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  1. #1

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    Using paper to obtain grain

    Hello,

    Are there certain papers and processes that can be used to increase the visible grain on a print? I have some negs that are not grainy at all, but I want them to be.

    Overexposure followed by very slow development in a highly diluted developer is one idea I had. It works with lith printing, but I don't want any color changes, and I want to be able to easily make near-identical copies. When I want to enhance the grain on a piece of film, this is one thing I do. However, I am not sure if the effects will be noticeable on paper, on which the grain is not enlarged as it is with film.

    Are there any papers out there that are particularly coarsely grained? I am assuming, like with film, that the faster a paper is, the more potential it will have for me.

    Howzabout a modified developer formula; for instance, D-72 without any sulfite?

    Thank you.
    2F/2F

    "Truth and love are my law and worship. Form and conscience are my manifestation and guide. Nature and peace are my shelter and companions. Order is my attitude. Beauty and perfection are my attack."

    - Rob Tyner (1944 - 1991)

  2. #2
    Ian Grant's Avatar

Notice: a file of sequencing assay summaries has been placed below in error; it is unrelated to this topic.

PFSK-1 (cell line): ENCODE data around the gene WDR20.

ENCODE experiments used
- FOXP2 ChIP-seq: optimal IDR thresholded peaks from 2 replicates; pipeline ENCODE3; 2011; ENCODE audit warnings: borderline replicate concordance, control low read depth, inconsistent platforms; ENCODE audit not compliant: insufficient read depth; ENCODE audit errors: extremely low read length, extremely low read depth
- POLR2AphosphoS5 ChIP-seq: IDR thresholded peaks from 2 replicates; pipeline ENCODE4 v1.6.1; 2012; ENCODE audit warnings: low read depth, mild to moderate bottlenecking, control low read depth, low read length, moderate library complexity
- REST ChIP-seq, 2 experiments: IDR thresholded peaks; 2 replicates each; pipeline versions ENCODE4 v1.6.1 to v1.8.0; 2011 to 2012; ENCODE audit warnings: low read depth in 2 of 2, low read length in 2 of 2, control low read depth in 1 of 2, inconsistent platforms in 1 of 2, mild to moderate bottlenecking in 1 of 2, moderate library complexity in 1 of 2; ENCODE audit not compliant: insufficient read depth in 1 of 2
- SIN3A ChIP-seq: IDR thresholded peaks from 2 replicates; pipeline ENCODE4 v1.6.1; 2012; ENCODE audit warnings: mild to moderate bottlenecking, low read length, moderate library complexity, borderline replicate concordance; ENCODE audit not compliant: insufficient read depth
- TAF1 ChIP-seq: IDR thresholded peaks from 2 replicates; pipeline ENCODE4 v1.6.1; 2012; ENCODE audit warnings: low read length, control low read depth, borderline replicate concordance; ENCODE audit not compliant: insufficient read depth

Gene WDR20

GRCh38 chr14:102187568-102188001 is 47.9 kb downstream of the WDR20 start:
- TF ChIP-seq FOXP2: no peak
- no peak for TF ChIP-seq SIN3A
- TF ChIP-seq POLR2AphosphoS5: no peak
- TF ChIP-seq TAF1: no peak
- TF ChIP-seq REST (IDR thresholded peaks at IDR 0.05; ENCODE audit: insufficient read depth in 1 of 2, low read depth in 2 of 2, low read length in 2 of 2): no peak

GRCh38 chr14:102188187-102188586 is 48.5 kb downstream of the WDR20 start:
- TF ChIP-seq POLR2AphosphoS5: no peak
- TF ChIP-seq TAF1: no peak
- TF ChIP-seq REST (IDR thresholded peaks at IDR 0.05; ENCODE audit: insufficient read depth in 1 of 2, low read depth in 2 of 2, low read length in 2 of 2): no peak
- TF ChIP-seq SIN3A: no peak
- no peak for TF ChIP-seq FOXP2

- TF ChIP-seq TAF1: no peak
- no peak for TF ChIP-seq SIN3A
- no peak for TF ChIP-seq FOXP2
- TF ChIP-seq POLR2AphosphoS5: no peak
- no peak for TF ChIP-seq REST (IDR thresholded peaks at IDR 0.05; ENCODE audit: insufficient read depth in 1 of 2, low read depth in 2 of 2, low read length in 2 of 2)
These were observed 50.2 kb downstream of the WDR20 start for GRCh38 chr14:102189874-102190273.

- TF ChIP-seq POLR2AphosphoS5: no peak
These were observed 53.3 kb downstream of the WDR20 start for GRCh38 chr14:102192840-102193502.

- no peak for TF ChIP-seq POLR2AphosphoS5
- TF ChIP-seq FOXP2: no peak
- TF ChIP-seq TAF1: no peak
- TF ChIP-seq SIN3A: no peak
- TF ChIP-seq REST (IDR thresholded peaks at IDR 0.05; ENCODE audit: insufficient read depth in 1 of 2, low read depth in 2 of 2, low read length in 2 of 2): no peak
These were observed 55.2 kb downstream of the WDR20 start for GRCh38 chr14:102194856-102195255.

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    The grain in paper is just too fine to be visible, even using a developer that might enhance it won't make it more prominent. You're out of luck the best option is make a grain screen using a fast film and snadwich the two negative together emulsion to emulsion in the enlarger.

    Ian

  3. #3

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    A lith print would accentuate the grain of the paper, would'nt it?

  4. #4
    bsdunek's Avatar
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    I have used one layer of glassene negative sleeve sandwiched with the negative. Not exactly grain but a nice texture.
    Bruce

    Moma don't take my Kodachrome away!
    Oops, Kodak just did!
    For all practical purposes, they've taken Kodak away.


    BruceCSdunekPhotography.zenfolio.com



 

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